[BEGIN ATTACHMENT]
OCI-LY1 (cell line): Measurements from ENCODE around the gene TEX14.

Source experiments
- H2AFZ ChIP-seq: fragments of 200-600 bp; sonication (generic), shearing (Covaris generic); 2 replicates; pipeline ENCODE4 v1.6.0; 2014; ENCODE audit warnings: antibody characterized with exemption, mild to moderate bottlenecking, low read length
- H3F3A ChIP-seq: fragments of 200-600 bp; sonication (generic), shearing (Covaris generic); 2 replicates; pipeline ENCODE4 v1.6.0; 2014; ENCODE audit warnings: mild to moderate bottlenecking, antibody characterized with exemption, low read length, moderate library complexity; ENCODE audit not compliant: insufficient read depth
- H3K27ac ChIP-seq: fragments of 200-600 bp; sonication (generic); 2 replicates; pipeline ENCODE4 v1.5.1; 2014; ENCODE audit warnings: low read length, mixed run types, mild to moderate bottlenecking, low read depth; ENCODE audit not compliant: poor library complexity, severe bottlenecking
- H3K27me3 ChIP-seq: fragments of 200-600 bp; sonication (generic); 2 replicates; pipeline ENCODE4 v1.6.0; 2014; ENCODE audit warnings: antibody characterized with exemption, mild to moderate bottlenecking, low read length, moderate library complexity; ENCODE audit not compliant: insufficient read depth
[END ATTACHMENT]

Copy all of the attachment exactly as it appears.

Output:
OCI-LY1 (cell line): Measurements from ENCODE around the gene TEX14.

Source experiments
- H2AFZ ChIP-seq: fragments of 200-600 bp; sonication (generic), shearing (Covaris generic); 2 replicates; pipeline ENCODE4 v1.6.0; 2014; ENCODE audit warnings: antibody characterized with exemption, mild to moderate bottlenecking, low read length
- H3F3A ChIP-seq: fragments of 200-600 bp; sonication (generic), shearing (Covaris generic); 2 replicates; pipeline ENCODE4 v1.6.0; 2014; ENCODE audit warnings: mild to moderate bottlenecking, antibody characterized with exemption, low read length, moderate library complexity; ENCODE audit not compliant: insufficient read depth
- H3K27ac ChIP-seq: fragments of 200-600 bp; sonication (generic); 2 replicates; pipeline ENCODE4 v1.5.1; 2014; ENCODE audit warnings: low read length, mixed run types, mild to moderate bottlenecking, low read depth; ENCODE audit not compliant: poor library complexity, severe bottlenecking
- H3K27me3 ChIP-seq: fragments of 200-600 bp; sonication (generic); 2 replicates; pipeline ENCODE4 v1.6.0; 2014; ENCODE audit warnings: antibody characterized with exemption, mild to moderate bottlenecking, low read length, moderate library complexity; ENCODE audit not compliant: insufficient read depth